"Doing something else"[edit | edit source]
Skinner notes that Jesus exemplified this principle in loving his enemies. When we are filled with rage or hatred we might control ourselves by 'doing something else' or more specifically something that is incompatible with our response.
"Environment and Schooling"[edit | edit source]
The environment plays a significant role in the development of self control in children. It is known that there is a positive correlation between age and self control. For example, in school children are taught that they can not have any toy that they want to play with and that they must share. They must ask politely for anything that they want and may not hit other people or be mean in order to get something. Also, they may not go to recess whenever they want to. They are taught that if they work hard in their classes they will be able to go to recess. This is teaching the children delay of gratification in a very effective manner. Home also plays a role, due to parents and siblings, as parents teach their children about self –control due to modeling, other examples through allowance they might be given a certain amount is given to them and they learn to conserve the money. Siblings teach each other about self-control watching each other and what the result of the actions.
Neuroscience of self control[edit | edit source]
Many things affect one's ability to exert self-control, but self-control particularly requires sufficient glucose levels in the brain. Exerting self-control depletes glucose. Research has found that reduced glucose, and poor glucose tolerance (reduced ability to transport glucose to the brain) are tied to lower performance in tests of self-control, particularly in difficult new situations.
See also[edit | edit source]
References & Bibliography[edit | edit source]
- Vohs KD, Baumeister RF, Schmeichel BJ, Twenge JM, Nelson NM, Tice DM (May 2008). Making choices impairs subsequent self-control: a limited-resource account of decision making, f-regulation, and active initiative. J Pers Soc Psychol 94 (5): 883–98.
- , Fowers BJ. 2008, From Continence to Virtue: Recovering Goodness, Character Unity, and Character Types for Posewitive Psychology. Theory & Psychology, Vol. 18, No. 5, 629-653
- Skinner, B.F. (1953) Science and Human Behavior, p.230.
- Pierce, W. D., & Cheney, C. D. (2004). Behavior Analysis & Learning. 3rd Ed. Mahway, New Jersey: Lawrence Erlbaum Associates. p. 258
- Mischel, W., Shoda, Yth the members of the original study whom he was able to find. His reported results appear to show that the life-expectancy of the group was more strongly correlated with their assessed self-control level than anything else
- Reported in the book "The Attitude Factor" by Thomas Blakeslee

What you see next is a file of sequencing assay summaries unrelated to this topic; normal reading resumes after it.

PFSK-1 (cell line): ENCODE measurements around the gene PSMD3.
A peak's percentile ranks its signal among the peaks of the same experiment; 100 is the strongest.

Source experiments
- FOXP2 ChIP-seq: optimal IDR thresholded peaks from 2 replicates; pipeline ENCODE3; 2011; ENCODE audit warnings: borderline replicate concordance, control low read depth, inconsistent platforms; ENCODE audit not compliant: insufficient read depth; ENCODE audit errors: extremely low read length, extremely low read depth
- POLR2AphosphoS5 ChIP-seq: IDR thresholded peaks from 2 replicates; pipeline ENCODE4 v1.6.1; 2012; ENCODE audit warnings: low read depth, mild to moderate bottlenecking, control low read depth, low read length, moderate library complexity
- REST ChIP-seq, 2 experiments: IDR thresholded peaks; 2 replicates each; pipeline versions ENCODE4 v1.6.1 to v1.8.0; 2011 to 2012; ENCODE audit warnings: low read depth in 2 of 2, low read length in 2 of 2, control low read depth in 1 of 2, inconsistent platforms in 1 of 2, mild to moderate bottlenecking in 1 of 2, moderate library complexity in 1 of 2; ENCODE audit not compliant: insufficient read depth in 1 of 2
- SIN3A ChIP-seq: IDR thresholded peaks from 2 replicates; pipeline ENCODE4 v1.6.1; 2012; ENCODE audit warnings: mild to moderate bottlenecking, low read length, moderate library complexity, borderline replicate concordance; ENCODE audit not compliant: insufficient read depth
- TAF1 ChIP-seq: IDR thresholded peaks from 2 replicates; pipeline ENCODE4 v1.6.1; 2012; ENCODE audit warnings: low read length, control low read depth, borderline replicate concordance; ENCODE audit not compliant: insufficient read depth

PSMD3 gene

- Hyten, C., Madden, G. J., & Field, D. P. (1994). Exchange delays and impulsive choice in adult humans. Journal of the Experimental Analysis of Behavior, 62, 225-233.
- Jackson, K., & Hackenberg, T. D., (1996). Token reinforcement, choice, and self-control in pigeons.Journal of the Experimental Analysis of Behavior, 66, 29-49.
- Logue, A.W. (1995). Self-Control: Waiting Until Tomorrow For What You Want Today. Englewood Cliffs, NJ: Prentice Hall
- Brass M, Haggard P. (2007).To do or not to do: the neural signature of self-control. J Neurosci. 27(34):9141-5. PMID 17715350
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- Kühn S, Haggard P, Brass M. (2009). Intentional inhibition: How the "veto-area" exerts control. Hum Brain Mapp. 30(9):2834-2843. PMID 19072994
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- Many experiments can be found here
- Skinner, B.F. Science and Human Behavior, Chapter XV
- Skinner, B.F. Science and Human Behavior, Chapter XV p. 231
- Skinner, B.F. Science and Human Behavior, Chapter XV p. 233
- Skinner, B.F. Science and Human Behavior, Chapter XV p. 235
- Skinner, B.F. Science and Human Behavior, Chapter XV p. 236
- Skinner, B.F. Science and Human Behavior, Chapter XV p. 237
- Logue, Self Control: Waiting Until Tomorrow For What You Want Today 34-77
- Skinner, B.F. Walden Two 1948
- Gailliot MT, Baumeister RF (2007). The physiology of willpower: linking blood glucose to self-control.. Pers Soc Psychol Rev 11 (4): 303–27.
Key texts[edit | edit source]
Books[edit | edit source]
- Bandura, A (1997). Self-efficacy: The Exercise of Control. W.H.Freeman & Co Ltd ISBN 0716728508
- Benevento, J A (2004).A Self-regulated Learning Approach For Children With Learning/Behavioral Disorders. Charles C Thomas Pub Ltd.ISBN 0398075360
- Thoresen, C. E., & Mahoney, M. J.(1974). Behavioral self-control. New York: Holt, Rinehart & Winston.
Papers[edit | edit source]
Additional material[edit | edit source]
Books[edit | edit source]
Martin, G., & Pear, J. (2006). Behavior modification: What it is and how to do it (8th ed.). Englewood Cliffs, CA: Prentice-Hall.
Papers[edit | edit source]
[edit | edit source]
- Measuring Self Control
- Self Control Quotations
- B.F. Skinner (1953) Science and Human Behavior. Ch. XV "Self-Control"